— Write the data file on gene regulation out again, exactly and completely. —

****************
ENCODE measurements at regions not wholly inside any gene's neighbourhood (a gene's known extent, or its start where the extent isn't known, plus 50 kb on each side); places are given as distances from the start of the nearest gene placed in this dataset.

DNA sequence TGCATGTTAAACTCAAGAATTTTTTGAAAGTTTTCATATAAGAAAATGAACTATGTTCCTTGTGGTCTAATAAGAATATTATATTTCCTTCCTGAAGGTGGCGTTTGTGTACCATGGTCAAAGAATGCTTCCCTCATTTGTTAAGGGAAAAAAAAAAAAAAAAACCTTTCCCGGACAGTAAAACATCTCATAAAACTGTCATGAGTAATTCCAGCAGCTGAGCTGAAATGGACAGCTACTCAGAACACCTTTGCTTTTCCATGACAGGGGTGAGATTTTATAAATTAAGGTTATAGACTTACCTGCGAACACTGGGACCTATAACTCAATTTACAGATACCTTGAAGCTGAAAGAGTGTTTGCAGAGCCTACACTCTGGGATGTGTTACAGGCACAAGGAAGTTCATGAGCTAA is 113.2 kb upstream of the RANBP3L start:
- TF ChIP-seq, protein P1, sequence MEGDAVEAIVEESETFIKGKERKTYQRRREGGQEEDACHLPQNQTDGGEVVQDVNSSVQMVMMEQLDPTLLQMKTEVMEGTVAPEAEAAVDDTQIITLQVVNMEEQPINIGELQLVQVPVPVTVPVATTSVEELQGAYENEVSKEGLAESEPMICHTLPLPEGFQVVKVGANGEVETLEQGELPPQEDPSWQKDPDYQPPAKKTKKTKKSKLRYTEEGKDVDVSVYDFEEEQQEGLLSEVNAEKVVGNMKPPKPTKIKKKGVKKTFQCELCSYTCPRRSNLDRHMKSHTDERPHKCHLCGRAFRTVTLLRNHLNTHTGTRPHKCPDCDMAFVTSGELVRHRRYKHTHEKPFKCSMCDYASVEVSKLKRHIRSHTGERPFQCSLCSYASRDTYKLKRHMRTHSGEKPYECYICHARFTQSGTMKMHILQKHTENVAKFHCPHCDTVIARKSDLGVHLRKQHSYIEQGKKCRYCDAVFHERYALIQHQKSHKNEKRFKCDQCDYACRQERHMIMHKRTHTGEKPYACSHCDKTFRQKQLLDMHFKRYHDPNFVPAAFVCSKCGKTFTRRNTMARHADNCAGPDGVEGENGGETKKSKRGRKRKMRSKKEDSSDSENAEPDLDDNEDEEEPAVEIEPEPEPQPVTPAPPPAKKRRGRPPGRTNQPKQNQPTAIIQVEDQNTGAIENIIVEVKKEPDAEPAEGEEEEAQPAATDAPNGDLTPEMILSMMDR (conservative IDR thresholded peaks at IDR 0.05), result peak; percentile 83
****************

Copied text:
ENCODE measurements at regions not wholly inside any gene's neighbourhood (a gene's known extent, or its start where the extent isn't known, plus 50 kb on each side); places are given as distances from the start of the nearest gene placed in this dataset.

DNA sequence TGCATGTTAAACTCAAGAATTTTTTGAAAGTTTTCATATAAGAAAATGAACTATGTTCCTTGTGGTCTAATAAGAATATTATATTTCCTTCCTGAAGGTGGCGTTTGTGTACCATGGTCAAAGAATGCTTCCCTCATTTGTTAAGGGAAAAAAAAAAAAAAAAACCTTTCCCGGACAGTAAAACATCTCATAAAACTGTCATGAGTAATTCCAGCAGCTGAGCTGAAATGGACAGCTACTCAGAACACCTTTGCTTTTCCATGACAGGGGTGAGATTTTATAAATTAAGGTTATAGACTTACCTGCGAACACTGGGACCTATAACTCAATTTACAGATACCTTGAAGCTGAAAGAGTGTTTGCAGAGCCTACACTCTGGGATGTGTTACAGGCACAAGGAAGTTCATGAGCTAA is 113.2 kb upstream of the RANBP3L start:
- TF ChIP-seq, protein P1, sequence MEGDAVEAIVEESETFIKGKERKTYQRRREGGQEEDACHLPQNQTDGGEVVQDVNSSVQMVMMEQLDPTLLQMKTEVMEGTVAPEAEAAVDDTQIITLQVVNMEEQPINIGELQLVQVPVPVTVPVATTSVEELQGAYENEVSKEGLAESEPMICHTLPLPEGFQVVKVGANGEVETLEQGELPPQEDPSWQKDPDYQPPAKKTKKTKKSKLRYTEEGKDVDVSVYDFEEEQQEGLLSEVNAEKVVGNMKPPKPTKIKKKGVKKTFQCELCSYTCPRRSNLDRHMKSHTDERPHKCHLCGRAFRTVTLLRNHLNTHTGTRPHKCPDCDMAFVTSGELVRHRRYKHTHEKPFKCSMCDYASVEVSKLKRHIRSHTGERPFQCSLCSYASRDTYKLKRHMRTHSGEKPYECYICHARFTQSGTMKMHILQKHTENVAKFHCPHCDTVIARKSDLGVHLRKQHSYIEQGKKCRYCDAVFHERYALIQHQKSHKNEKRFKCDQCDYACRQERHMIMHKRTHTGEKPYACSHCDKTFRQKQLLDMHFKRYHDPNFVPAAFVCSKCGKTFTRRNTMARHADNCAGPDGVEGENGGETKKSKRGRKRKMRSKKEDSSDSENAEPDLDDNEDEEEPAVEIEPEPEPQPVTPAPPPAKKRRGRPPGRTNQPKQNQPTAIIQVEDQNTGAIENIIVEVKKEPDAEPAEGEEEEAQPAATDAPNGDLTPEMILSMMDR (conservative IDR thresholded peaks at IDR 0.05), result peak; percentile 83